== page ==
Andromeda II

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Andromeda II
Andromeda II color cutout hst 13028 06 acs wfc f814w f475w sci.jpg
Andromeda II, as taken by the Hubble Space Telescope
Observation data (J2000 epoch)
ConstellationAndromeda
Right ascension 01h 16m 29.8s[1]
Declination+33° 25′ 09″[1]
Redshift-188 ± 3 km/s[1]
Distance2.22 ± 0.07 Mly (680 ± 20 kpc)[2][3]
Apparent magnitude (V)13.5[1]
Characteristics
TypedSph[1]
Apparent size (V)3′.6 × 2′.52[1]
Notable featuressatellite galaxy of M31
Other designations
Andromeda II Dwarf Spheroidal,[1]
PGC 4601,[1][4] And II[5]
See also: Galaxy, List of galaxies

Andromeda II (And II) is a dwarf spheroidal galaxy about 2.22 Mly away in the constellation Andromeda. While part of the Local Group, it is not quite clear if it is a satellite of the Andromeda Galaxy or the Triangulum Galaxy.[citation needed]

It was discovered by Sidney Van den Bergh[6] in a survey of photographic plates taken with the Palomar 48-inch (1.2 m) Schmidt telescope in 1970 and 1971, together with Andromeda I, Andromeda III, and the presumable non- or background galaxy Andromeda IV.[7]

Spectra observations[edit]

Using the Keck telescope, Côté et al. 1999 observed spectra for seven stars inside Andromeda II. From this data, they found an average velocity Vr of -188 ± 3 km/s and velocity dispersion of 9.2 ± 2.6 km/s. This gives a mass to light ratio of M/Lv of 21+14
−10
solar units which implies that And II contains a significant amount of dark matter. Also in 1999, Côté, Oke, & Cohen used the Keck to measure the spectra of 42 red giants. From this, they deduced an average metallicity of <[Fe/H]> = -1.47 ± 0.19 and a dispersion of 0.35 ± 0.10 dex.[5]

In 1999, Da Costa et al. studied the color-magnitude diagram of And II and discovered that most of stars in And II have ages between 6 and 9 Gyr. However, the observation of RR Lyrae variables and blue horizontal-branch stars demonstrates the existence of a population segment with an age greater than 10 Gyr, and II differs from And I in that it does not show a radial gradient in horizontal-branch morphology. Additionally, the dispersion in abundance is significantly larger in And II as compared to And I; this implies that these two dwarf spheroidal companions to the Andromeda galaxy have very different evolutionary histories. This raises the question of whether there is a correlation between a radial horizontal-branch gradient and the metallicity dispersion between dwarf spheroidal galaxies.[5]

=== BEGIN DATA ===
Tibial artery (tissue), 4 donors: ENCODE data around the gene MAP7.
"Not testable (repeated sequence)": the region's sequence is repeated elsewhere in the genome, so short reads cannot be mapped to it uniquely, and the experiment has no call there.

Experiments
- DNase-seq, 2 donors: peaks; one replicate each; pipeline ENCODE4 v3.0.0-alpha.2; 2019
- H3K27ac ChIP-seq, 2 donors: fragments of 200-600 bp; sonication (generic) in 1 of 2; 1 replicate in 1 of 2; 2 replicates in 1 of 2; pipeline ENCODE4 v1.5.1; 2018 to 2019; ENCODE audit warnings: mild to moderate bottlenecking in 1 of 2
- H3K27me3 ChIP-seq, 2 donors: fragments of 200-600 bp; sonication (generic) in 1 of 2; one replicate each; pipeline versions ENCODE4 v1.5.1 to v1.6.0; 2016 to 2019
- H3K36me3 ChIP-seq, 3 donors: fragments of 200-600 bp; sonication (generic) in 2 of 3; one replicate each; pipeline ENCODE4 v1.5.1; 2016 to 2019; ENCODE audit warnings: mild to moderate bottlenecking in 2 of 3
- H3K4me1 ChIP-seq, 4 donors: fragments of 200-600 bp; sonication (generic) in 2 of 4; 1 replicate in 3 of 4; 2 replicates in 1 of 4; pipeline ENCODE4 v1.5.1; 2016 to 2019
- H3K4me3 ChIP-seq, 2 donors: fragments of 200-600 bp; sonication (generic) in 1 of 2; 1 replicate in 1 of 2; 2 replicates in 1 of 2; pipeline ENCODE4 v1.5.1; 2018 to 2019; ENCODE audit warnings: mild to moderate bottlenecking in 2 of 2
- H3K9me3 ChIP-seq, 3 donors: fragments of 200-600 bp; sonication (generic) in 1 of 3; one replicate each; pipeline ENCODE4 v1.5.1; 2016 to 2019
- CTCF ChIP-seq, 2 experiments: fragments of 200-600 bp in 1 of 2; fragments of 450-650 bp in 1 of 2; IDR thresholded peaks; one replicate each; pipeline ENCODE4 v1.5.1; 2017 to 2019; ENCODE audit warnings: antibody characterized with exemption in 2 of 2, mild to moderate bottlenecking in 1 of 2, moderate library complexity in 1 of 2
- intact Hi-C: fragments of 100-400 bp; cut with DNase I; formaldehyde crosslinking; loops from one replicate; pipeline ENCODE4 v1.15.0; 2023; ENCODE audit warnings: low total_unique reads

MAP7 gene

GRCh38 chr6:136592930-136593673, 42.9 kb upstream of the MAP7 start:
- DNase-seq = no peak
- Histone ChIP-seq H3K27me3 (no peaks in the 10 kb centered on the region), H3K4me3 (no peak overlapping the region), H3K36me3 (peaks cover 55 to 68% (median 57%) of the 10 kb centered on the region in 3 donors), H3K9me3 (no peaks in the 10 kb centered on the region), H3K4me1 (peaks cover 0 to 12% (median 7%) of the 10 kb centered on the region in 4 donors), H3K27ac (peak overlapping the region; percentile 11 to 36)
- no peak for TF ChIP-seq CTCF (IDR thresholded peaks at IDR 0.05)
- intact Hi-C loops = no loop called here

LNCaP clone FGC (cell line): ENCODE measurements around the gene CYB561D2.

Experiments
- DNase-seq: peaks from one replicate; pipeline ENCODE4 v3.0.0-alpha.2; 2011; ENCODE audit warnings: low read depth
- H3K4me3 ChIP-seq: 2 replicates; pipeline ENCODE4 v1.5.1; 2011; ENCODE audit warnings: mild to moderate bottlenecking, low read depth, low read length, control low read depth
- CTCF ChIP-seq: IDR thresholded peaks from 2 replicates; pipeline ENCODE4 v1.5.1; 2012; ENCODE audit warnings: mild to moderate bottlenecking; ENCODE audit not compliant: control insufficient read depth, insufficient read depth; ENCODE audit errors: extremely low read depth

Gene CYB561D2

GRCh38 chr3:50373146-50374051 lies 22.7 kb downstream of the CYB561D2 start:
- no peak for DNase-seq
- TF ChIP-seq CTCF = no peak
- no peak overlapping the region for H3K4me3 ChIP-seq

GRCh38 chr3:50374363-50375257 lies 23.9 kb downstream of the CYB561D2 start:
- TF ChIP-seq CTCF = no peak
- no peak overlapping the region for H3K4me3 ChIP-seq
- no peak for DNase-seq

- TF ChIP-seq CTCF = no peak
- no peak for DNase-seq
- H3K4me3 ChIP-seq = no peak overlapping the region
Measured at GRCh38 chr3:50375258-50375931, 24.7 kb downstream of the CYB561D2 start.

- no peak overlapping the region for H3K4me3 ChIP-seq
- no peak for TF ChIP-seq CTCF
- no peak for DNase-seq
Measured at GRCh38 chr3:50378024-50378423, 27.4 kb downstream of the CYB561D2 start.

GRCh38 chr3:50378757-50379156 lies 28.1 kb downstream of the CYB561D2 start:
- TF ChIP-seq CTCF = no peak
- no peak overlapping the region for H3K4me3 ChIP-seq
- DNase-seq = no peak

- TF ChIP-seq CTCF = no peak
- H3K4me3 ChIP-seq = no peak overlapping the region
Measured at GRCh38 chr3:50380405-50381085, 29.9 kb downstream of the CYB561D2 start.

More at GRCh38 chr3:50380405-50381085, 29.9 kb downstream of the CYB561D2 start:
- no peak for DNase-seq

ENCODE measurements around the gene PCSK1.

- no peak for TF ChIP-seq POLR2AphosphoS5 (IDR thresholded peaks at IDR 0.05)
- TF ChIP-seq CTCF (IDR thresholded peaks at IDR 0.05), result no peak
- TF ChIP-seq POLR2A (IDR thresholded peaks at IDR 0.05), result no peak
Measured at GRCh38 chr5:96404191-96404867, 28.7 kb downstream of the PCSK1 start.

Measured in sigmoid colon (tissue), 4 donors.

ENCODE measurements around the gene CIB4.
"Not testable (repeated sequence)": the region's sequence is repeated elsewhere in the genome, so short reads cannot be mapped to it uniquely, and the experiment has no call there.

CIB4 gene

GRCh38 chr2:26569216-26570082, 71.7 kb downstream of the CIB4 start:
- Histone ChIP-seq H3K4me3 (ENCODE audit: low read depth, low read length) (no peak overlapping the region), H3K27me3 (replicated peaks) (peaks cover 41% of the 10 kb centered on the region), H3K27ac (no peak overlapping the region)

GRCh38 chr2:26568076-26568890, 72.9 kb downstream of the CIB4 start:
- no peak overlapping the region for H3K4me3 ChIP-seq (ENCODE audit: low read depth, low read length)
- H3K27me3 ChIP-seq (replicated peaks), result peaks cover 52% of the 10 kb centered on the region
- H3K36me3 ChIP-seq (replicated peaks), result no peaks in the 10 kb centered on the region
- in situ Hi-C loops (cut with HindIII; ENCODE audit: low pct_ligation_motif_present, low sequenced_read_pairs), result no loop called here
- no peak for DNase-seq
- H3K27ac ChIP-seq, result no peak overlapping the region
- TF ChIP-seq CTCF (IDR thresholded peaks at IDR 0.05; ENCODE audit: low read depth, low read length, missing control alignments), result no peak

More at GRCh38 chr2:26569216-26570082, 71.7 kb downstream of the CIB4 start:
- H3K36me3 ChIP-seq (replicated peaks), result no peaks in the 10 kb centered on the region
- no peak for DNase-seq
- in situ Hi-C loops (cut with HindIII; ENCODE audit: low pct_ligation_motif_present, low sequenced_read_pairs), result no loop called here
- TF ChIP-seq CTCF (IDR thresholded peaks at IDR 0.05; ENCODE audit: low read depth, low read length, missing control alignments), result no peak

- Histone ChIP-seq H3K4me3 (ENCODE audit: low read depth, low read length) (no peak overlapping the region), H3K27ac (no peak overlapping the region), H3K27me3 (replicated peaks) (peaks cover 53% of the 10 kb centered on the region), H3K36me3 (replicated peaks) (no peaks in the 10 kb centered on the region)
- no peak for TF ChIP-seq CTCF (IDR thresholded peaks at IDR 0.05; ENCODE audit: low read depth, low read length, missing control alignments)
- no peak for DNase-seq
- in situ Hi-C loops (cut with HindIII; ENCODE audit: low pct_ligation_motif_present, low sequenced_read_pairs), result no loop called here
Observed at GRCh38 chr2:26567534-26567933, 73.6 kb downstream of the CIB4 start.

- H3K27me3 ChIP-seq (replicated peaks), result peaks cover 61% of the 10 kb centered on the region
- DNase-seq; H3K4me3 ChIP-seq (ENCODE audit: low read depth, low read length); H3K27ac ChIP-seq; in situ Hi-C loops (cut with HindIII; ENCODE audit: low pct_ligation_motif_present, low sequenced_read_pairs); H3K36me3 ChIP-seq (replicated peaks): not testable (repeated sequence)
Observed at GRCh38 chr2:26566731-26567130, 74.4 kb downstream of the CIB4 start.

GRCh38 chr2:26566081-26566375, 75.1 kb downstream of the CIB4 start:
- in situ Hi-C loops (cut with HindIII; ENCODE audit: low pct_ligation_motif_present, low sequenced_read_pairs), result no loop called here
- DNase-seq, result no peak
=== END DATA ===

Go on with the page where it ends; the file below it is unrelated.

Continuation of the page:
History[edit]

And II appears to be in the possession of a stellar stream, a feature that is indicative of a merger event in the past;[8] the characteristics of And II can best be explained by the merger of two disky dwarf galaxies, some 5 billion years ago.[9]

See also[edit]

References[edit]

  1. ^ a b c d e f g h "NASA/IPAC Extragalactic Database". Results for Andromeda II. Retrieved 2006-11-29.
  2. ^ I. D. Karachentsev; V. E. Karachentseva; W. K. Hutchmeier; D. I. Makarov (2004). "A Catalog of Neighboring Galaxies". Astronomical Journal. 127 (4): 2031–2068. Bibcode:2004AJ....127.2031K. doi:10.1086/382905.
  3. ^ Karachentsev, I. D.; Kashibadze, O. G. (2006). "Masses of the local group and of the M81 group estimated from distortions in the local velocity field". Astrophysics. 49 (1): 3–18. Bibcode:2006Ap.....49....3K. doi:10.1007/s10511-006-0002-6.
  4. ^ "NAME Andromeda II". SIMBAD. Centre de données astronomiques de Strasbourg. Retrieved 2006-11-29.
  5. ^ a b c Van den Bergh, Sidney (April 2000). "Updated Information on the Local Group". The Publications of the Astronomical Society of the Pacific. 112 (770): 533. arXiv:astro-ph/0001040. Bibcode:2000PASP..112..529V. doi:10.1086/316548.
  6. ^ McConnachie, A. W.; Irwin, M. J.; Ferguson, A. M. N.; Ibata, R. A.; Lewis, G. F.; Tanvir, N. (2005). "Distances and metallicities for 17 Local Group galaxies". Monthly Notices of the Royal Astronomical Society. 356 (4): 979–997. arXiv:astro-ph/0410489. Bibcode:2005MNRAS.356..979M. doi:10.1111/j.1365-2966.2004.08514.x.
  7. ^ Van den Bergh, Sydney (January 1972). "Search for Faint Companions to M31". Astrophysical Journal. 171: L31. Bibcode:1972ApJ...171L..31V. doi:10.1086/180861.
  8. ^ N. C. Amorisco; N. W. Evans & G. van de Ven (20 March 2014). "The remnant of a merger between two dwarf galaxies in Andromeda II". Nature. 507 (7492): 335–337. arXiv:1402.5142. Bibcode:2014Natur.507..335A. CiteSeerX 10.1.1.763.6049. doi:10.1038/nature12995.
  9. ^ Ewa L. Lokas; Ivana Ebrova; Andres del Pino; Marcin Semczuk (21 May 2014). "Andromeda II as a merger remnant". Monthly Notices of the Royal Astronomical Society. 445: L6–L10. arXiv:1405.5324. Bibcode:2014MNRAS.445L...6L. doi:10.1093/mnrasl/slu128.

External links[edit]

Coordinates: Sky map 01h 16m 29.8s, +33° 25′ 09″